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Development. Piktochart. Infographics & Data Visualization. Prezi - Ideas matter. Famous Trials - UMKC School of Law - Prof. Douglas Linder. No homework in Finland. See this hat?

No homework in Finland.

Tis' my cat. SCORE 135 the creation of the internet SCORE 148 I'm not even mad... That was amazing. "exotic" SCORE 200 A reader lives a thousand lives... Hey dude can you pass me a beer? I hope she said "yes"... Love at first fight. 26 Amazing Facts About Finland's Unorthodox Education System. Born to Learn ~ You are Born to Learn. What works best. This page has now been revised (May 2010) in the light of John Hattie's recent apparently definitive work Visible Learning; a synthesis of over 800 meta-analyses relating to achievement (London; Routledge, 2009).

What works best

The first thing to change has been the title, which used to be "What works and what doesn't". Hattie points out that in education most things work, more or less. The questions are around those which work best and therefore best repay the effort invested. This site is mainly about your own individual practice as a teacher, and as such it tries to take into account your particular circumstances, such as the students you teach (assumed largely to be over school-age), your subject, your setting (school, college, university, work-based or informal adult education).

It recognises that it is difficult and even unreasonable to generalise, but we ought to set alongside this the results of very generalised research in the form of meta-analyses. Hattie, 2009: 7-8 (my emphasis) Feedback But! A Safety & Regulatory Compliance System. OAESA Professional Conference. US Population Animation. What works best. Ultimate List of Free Online Video Courses. The Smithsonian’s Hardcore History Posters Rule. College Education, Is The Debt Worth It? - Universities.com. With the cost of tuition rising almost every year, many students wonder —is a college education still a good investment?

College Education, Is The Debt Worth It? - Universities.com

We all know the story, the uber-successful guy with only a high school diploma. While anecdotal evidence may suggest otherwise, hard data indicates: a four-year degree can indeed pay off. Improved marketability, increased wages, and enhanced job satisfaction are often attributed to a degree. Not all degree programs are created equal. Certain majors are more in demand than others, and lower-cost university programs offer better cost-to-value ratios than pricier institutions. Instant screencasts: Just click record.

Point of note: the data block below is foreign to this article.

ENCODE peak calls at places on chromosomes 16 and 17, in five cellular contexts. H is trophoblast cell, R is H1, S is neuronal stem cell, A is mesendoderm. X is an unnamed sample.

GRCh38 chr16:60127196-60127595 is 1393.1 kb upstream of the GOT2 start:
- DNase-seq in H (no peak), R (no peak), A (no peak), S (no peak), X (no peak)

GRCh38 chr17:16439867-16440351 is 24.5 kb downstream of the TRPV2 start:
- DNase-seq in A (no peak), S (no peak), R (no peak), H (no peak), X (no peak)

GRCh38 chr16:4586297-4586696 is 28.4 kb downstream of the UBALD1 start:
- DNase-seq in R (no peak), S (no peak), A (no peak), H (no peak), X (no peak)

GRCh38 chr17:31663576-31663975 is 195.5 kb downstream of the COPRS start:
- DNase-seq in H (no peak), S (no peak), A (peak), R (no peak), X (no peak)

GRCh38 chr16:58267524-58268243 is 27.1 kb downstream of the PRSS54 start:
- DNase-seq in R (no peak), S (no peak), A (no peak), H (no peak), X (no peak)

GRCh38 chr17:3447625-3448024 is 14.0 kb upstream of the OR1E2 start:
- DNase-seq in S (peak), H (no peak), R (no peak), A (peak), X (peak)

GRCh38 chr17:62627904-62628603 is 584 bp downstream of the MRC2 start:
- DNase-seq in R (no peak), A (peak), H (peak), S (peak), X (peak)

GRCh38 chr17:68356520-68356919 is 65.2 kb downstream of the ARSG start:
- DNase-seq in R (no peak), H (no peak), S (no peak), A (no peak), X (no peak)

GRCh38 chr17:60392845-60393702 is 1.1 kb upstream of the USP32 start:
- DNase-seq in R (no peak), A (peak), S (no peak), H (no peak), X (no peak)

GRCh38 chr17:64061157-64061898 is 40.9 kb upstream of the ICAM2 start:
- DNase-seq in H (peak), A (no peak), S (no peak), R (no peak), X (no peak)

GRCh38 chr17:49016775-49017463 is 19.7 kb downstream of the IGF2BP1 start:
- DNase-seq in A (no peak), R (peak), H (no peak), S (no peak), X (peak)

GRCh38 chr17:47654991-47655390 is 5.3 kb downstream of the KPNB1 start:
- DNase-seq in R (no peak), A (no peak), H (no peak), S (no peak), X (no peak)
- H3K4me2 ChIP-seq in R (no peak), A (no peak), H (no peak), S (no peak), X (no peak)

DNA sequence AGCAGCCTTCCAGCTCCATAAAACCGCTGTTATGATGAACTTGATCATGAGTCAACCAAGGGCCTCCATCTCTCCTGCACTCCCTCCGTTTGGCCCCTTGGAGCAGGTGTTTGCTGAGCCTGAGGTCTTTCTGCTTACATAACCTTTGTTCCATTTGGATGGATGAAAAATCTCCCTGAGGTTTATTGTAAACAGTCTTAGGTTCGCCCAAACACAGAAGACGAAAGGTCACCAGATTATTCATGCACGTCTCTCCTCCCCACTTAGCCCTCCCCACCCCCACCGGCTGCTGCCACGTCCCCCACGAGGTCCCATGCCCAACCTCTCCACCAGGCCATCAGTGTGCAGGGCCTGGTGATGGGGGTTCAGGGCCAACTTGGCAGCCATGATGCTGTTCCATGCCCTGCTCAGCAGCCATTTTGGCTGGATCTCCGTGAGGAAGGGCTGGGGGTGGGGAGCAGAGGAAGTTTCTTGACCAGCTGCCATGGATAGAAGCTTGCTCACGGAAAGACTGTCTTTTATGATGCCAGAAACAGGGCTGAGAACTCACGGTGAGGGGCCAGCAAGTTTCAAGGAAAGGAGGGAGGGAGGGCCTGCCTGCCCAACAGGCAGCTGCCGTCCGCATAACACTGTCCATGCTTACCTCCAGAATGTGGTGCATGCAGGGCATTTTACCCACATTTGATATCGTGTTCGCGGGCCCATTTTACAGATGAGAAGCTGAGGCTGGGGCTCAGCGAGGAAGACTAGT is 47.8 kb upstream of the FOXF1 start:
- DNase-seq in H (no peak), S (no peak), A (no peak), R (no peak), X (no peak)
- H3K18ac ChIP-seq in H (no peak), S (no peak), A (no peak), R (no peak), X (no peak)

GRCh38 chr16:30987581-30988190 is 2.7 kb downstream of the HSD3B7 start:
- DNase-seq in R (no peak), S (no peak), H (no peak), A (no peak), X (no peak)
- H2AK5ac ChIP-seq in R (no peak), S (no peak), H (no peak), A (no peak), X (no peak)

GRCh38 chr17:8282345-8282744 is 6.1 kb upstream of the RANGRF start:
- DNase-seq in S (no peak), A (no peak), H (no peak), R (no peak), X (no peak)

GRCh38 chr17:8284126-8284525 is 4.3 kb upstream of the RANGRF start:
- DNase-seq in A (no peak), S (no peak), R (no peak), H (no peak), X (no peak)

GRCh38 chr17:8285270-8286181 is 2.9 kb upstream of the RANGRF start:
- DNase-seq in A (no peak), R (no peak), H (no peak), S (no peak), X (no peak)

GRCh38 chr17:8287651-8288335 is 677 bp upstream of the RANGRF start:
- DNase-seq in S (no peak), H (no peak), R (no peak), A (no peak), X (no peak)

Game-Based Learning Units for the Everyday Teacher. Game-based learning (GBL) is getting a lot press.

Game-Based Learning Units for the Everyday Teacher

It is an innovative practice that is working to engage kids in learning important 21st century skills and content. Dr. Judy Willis in a previous post wrote about the neurological benefits and rationale around using games for learning. She also gives tips about using the game model in the classroom. James Paul Gee has long been a champion for game-based learning in speeches, blogs, and books. Myths About Game-Based Learning First, let's clarify a couple things. Gee refers to teachers as "learning designers," and I couldn't agree more. Inspired by the work I've seen, here is an overview of components and structure for the everyday teacher to implement game-based learning Overall Structure: Individual Quests and Boss Levels A game-based learning unit should consist of both smaller quests and more robust boss levels. Boss levels are more rigorous missions that require students to synthesize the content and skills learned in the quests.

Breaking News sst6. Illinois Loop: Education Buzzwords. 8 People Ridiculously Good at Ordinary Jobs - CollegeHumor Video Playlist. Redesigning Education: Rethinking the School Corridor. "I am entirely certain that twenty years from now we will look back at education as it is practiced in most schools today and wonder how we could have tolerated anything so primitive.

Redesigning Education: Rethinking the School Corridor

"-John W. Gardner, Secretary of Health, Education and Welfare, "No Easy Victories" (1968) Education reform is in the air and taking root in thousands of classrooms across the country. From overhauling No Child Left Behind to closing poorly performing schools and raising student expectations, the push for change is powerful. Yet, the space where most learning takes place--the school and classroom--has changed little over the last 200 years. Even before students set foot in a classroom, most schools still are built like factories: long hallways, lined with metal lockers, transport students to identical, self-contained classrooms. School designers have used the double loaded corridor for easy circulation. Photo courtesy of the American Architecture Foundation Let's design hallways with human beings in mind.